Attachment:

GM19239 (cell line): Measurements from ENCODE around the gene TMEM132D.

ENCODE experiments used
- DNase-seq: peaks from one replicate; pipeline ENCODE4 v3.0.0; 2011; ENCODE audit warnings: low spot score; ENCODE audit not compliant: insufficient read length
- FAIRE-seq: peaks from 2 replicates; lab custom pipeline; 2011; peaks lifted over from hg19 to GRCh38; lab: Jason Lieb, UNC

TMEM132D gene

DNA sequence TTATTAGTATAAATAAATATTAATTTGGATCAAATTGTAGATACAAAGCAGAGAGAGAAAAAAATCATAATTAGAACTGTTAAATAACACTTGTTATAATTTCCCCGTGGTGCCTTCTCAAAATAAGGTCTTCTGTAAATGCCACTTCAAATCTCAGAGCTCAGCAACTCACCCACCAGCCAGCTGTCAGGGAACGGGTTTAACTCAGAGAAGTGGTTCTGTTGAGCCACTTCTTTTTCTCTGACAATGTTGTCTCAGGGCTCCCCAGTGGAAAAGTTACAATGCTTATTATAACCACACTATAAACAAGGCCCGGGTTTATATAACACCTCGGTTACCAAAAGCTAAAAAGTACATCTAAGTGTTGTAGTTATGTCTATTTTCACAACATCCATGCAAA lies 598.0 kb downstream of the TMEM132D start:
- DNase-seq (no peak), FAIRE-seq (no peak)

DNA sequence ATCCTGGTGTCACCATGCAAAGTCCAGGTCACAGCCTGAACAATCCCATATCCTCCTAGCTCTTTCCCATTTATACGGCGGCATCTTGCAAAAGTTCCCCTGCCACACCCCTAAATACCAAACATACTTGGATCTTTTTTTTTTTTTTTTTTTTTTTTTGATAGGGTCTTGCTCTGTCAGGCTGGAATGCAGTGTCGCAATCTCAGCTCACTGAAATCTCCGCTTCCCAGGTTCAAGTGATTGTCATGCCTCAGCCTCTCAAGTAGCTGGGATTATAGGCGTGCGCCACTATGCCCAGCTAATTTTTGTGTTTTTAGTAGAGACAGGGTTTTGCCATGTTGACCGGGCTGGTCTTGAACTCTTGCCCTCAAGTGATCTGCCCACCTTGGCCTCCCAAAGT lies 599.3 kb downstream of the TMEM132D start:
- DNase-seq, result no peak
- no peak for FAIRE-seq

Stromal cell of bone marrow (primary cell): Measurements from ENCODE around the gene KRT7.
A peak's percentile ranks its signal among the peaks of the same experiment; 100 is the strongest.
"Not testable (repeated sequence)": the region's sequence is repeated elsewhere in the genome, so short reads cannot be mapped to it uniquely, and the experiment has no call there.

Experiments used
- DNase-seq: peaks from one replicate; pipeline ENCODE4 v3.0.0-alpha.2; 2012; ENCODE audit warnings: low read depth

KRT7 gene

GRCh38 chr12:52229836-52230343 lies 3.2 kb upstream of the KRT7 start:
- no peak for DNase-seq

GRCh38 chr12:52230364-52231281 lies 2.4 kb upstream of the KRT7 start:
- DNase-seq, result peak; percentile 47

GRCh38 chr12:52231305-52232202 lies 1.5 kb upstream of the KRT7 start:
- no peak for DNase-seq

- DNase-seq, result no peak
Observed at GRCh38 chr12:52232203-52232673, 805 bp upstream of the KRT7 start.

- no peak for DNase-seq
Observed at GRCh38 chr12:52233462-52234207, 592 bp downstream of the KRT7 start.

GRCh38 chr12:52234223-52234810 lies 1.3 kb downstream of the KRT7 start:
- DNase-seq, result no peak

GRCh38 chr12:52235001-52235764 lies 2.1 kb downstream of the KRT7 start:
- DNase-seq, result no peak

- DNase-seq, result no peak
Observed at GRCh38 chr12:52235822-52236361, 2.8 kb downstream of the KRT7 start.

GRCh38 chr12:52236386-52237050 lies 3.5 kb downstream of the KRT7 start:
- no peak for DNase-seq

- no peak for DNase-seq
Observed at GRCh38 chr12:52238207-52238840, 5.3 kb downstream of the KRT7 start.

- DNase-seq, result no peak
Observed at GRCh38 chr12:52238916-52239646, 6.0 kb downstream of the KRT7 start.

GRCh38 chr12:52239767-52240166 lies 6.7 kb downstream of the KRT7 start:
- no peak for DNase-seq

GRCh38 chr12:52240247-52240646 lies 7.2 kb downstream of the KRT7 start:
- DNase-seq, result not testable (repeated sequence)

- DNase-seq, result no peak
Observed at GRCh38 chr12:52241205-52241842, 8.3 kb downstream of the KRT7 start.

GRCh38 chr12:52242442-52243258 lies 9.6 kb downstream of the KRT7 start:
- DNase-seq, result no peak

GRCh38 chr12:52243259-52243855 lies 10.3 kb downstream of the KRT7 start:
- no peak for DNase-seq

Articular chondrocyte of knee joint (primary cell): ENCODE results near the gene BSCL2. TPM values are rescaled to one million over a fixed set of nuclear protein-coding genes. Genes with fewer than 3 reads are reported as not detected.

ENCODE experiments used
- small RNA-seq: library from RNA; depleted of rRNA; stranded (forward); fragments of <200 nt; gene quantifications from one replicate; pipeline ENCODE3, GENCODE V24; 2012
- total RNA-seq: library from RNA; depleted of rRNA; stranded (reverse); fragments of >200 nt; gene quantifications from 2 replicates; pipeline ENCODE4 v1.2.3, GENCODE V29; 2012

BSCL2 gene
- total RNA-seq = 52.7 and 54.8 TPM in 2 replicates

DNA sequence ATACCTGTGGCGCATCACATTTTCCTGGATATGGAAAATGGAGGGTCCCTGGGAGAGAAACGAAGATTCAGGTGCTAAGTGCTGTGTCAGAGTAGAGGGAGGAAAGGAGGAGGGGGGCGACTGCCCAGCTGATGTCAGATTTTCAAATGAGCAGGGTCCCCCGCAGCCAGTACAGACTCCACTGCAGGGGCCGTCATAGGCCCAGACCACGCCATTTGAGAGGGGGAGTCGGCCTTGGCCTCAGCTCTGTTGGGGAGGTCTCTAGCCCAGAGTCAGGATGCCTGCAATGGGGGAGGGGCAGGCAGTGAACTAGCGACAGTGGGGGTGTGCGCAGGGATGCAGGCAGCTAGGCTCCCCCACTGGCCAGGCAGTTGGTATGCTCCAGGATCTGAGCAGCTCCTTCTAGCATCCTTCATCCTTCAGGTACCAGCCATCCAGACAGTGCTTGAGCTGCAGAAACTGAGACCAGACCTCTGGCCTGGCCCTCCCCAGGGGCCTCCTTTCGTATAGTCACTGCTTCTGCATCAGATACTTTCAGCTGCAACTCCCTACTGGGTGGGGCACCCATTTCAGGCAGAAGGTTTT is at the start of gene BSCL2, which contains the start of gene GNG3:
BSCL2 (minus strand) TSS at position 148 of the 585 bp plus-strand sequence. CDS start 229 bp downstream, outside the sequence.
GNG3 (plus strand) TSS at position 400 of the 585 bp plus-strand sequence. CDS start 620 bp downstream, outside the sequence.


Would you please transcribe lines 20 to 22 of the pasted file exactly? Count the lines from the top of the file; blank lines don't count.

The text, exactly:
- DNase-seq, result peak; percentile 47

GRCh38 chr12:52231305-52232202 lies 1.5 kb upstream of the KRT7 start:
- no peak for DNase-seq